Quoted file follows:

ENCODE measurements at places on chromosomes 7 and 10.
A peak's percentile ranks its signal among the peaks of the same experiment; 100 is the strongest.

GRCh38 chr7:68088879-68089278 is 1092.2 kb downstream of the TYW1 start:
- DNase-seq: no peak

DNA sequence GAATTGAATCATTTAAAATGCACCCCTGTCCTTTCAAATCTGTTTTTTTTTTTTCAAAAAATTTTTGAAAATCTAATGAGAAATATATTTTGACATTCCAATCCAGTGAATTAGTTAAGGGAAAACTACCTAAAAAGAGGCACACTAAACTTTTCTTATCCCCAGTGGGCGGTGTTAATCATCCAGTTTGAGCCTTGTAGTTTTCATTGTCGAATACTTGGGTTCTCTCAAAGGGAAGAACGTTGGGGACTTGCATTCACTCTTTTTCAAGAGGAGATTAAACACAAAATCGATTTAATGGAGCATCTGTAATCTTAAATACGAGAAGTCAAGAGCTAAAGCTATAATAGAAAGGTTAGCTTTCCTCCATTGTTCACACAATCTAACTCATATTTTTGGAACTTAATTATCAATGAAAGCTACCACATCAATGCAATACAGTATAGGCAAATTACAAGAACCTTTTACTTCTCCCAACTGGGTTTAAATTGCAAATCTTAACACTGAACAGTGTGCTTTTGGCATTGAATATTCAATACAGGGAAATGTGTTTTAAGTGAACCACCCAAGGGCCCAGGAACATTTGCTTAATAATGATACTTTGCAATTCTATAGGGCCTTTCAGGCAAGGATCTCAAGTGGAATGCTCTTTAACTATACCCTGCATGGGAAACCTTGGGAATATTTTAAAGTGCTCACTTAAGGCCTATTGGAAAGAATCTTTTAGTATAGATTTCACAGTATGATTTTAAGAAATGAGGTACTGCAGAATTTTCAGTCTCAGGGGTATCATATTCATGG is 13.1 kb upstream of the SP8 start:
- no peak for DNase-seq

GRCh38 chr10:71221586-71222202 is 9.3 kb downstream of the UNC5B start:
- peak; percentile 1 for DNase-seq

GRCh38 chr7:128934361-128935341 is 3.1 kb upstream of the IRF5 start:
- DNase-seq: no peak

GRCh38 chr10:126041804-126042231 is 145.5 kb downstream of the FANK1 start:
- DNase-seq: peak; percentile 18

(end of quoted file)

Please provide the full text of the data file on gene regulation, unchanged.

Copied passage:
ENCODE measurements at places on chromosomes 7 and 10.
A peak's percentile ranks its signal among the peaks of the same experiment; 100 is the strongest.

GRCh38 chr7:68088879-68089278 is 1092.2 kb downstream of the TYW1 start:
- DNase-seq: no peak

DNA sequence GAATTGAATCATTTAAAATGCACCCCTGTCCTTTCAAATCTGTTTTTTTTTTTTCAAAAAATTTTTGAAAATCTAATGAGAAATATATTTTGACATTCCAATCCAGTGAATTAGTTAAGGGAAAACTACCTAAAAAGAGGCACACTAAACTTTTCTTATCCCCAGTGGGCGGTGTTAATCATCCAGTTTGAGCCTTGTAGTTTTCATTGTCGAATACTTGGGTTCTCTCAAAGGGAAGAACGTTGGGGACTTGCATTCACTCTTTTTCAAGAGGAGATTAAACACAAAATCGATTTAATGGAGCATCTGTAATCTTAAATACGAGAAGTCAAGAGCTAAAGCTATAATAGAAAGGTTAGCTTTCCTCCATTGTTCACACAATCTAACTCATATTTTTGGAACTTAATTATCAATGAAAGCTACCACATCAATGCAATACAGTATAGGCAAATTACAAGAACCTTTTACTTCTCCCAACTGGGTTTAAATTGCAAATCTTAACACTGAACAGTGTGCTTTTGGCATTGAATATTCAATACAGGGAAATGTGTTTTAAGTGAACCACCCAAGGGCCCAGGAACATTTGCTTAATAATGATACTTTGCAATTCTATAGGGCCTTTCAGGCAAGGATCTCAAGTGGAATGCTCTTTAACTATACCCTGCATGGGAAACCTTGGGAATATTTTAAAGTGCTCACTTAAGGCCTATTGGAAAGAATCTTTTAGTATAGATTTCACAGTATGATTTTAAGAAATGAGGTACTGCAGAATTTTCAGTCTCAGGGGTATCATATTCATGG is 13.1 kb upstream of the SP8 start:
- no peak for DNase-seq

GRCh38 chr10:71221586-71222202 is 9.3 kb downstream of the UNC5B start:
- peak; percentile 1 for DNase-seq

GRCh38 chr7:128934361-128935341 is 3.1 kb upstream of the IRF5 start:
- DNase-seq: no peak

GRCh38 chr10:126041804-126042231 is 145.5 kb downstream of the FANK1 start:
- DNase-seq: peak; percentile 18